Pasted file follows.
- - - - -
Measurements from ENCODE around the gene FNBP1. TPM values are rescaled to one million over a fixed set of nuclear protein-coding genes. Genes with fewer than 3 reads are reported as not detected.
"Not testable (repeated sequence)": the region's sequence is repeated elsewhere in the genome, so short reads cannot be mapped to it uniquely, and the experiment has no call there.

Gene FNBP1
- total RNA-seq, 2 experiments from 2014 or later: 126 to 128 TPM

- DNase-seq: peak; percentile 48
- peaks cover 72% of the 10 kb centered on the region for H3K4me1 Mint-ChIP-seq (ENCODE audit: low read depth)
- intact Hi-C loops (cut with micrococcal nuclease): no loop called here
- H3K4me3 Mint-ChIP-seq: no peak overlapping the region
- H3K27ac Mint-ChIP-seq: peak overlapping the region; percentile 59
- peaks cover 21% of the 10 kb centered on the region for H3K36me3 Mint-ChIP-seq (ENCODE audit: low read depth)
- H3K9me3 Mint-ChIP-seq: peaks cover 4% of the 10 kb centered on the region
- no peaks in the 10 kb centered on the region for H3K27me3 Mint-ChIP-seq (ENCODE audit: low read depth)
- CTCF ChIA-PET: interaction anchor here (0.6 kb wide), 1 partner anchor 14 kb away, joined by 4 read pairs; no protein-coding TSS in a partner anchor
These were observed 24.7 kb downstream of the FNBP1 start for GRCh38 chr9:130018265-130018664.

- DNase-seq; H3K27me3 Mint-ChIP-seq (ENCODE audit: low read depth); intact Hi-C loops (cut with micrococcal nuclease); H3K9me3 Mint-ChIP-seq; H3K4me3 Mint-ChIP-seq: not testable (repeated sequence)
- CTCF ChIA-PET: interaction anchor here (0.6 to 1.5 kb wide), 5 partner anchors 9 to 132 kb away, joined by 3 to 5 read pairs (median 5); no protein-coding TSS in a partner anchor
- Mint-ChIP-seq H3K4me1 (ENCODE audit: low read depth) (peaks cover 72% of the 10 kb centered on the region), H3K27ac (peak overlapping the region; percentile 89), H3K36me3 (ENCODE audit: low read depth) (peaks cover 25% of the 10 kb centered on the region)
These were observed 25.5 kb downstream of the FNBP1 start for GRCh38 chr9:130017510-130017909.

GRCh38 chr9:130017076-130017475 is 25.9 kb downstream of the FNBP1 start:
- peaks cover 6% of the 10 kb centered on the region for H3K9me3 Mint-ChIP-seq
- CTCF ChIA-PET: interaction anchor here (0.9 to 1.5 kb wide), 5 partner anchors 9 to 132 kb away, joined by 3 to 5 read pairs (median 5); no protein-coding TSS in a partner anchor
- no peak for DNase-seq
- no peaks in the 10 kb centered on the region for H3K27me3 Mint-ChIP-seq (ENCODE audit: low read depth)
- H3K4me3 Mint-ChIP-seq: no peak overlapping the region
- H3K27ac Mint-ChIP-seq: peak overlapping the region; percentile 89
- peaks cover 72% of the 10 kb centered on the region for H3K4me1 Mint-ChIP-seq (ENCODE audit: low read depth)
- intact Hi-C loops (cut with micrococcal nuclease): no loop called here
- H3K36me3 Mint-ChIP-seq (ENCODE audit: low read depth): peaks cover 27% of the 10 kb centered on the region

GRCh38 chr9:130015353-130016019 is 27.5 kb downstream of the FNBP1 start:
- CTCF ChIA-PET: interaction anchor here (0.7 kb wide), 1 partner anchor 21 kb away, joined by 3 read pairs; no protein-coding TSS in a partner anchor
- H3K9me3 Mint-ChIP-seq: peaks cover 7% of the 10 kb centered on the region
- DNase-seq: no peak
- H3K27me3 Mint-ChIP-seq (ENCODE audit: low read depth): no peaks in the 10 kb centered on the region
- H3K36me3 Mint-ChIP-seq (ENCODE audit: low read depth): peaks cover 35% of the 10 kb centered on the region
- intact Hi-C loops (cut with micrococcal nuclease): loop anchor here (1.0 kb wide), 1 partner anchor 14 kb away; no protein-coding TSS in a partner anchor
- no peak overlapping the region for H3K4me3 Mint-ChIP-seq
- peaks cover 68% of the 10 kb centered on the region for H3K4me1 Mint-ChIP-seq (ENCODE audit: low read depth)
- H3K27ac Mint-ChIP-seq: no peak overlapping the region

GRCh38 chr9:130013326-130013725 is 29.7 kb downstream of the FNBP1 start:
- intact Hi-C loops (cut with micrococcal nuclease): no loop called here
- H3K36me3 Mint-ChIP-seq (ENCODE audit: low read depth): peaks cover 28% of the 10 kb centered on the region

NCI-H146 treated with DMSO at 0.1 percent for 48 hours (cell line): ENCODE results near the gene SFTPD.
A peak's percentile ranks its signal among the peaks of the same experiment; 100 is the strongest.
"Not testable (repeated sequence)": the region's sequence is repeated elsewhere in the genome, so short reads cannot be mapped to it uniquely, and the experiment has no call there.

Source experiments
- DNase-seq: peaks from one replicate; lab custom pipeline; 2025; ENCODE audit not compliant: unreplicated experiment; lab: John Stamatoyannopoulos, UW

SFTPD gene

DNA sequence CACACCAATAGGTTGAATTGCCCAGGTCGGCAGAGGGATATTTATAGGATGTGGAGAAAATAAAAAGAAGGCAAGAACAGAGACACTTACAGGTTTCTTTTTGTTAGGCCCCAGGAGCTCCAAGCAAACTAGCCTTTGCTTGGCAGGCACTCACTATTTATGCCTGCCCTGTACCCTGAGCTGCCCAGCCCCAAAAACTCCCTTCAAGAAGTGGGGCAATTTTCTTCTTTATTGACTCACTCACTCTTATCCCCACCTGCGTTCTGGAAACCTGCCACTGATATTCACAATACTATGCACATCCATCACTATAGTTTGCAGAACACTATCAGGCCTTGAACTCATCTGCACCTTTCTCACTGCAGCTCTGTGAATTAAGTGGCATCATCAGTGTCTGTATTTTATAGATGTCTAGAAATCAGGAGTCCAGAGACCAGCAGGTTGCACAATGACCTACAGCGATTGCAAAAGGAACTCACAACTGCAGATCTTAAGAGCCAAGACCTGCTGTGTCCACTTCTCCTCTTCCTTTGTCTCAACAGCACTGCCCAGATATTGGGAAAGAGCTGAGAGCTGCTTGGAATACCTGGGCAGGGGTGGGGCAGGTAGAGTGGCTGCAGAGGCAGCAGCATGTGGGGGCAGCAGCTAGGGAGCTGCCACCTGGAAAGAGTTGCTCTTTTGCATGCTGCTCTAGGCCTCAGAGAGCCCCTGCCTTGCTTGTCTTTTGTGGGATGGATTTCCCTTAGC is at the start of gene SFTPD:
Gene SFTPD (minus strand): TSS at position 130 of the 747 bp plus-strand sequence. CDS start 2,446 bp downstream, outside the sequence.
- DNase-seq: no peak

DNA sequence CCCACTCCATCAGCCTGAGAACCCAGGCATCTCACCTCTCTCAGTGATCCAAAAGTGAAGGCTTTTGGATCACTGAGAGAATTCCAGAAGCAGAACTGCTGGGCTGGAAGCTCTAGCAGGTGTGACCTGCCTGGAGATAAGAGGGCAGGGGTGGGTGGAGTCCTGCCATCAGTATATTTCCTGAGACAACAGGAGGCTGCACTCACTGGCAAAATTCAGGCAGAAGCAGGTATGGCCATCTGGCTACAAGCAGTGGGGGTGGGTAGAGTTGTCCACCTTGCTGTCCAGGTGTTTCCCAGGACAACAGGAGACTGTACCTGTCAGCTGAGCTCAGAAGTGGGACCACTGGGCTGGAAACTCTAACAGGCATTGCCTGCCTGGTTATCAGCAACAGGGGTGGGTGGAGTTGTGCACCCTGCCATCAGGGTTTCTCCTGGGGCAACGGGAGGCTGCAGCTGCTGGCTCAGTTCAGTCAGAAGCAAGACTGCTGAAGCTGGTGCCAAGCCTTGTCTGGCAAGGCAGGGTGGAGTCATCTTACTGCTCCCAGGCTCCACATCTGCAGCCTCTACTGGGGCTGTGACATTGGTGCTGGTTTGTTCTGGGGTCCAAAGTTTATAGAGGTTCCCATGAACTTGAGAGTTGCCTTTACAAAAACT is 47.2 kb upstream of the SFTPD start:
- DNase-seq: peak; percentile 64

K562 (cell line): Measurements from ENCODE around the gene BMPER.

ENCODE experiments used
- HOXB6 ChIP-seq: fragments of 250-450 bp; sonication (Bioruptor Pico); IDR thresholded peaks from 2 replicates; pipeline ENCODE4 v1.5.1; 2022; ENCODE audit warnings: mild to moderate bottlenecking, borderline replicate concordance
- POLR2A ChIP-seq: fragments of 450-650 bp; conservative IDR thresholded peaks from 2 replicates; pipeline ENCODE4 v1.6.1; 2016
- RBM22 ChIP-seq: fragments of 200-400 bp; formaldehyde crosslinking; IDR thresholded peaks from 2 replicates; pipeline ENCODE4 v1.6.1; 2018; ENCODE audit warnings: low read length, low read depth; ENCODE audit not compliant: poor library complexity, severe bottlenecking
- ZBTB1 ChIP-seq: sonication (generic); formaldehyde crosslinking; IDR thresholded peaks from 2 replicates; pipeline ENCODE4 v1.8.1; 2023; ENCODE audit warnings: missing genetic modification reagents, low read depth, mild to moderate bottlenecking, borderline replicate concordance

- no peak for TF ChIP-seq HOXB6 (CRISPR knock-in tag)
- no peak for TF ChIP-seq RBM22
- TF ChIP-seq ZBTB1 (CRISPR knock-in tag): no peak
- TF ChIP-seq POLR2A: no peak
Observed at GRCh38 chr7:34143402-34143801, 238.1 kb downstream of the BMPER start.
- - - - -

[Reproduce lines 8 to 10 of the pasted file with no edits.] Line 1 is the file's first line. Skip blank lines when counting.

- H3K4me3 Mint-ChIP-seq: no peak overlapping the region
- H3K27ac Mint-ChIP-seq: peak overlapping the region; percentile 59
- peaks cover 21% of the 10 kb centered on the region for H3K36me3 Mint-ChIP-seq (ENCODE audit: low read depth)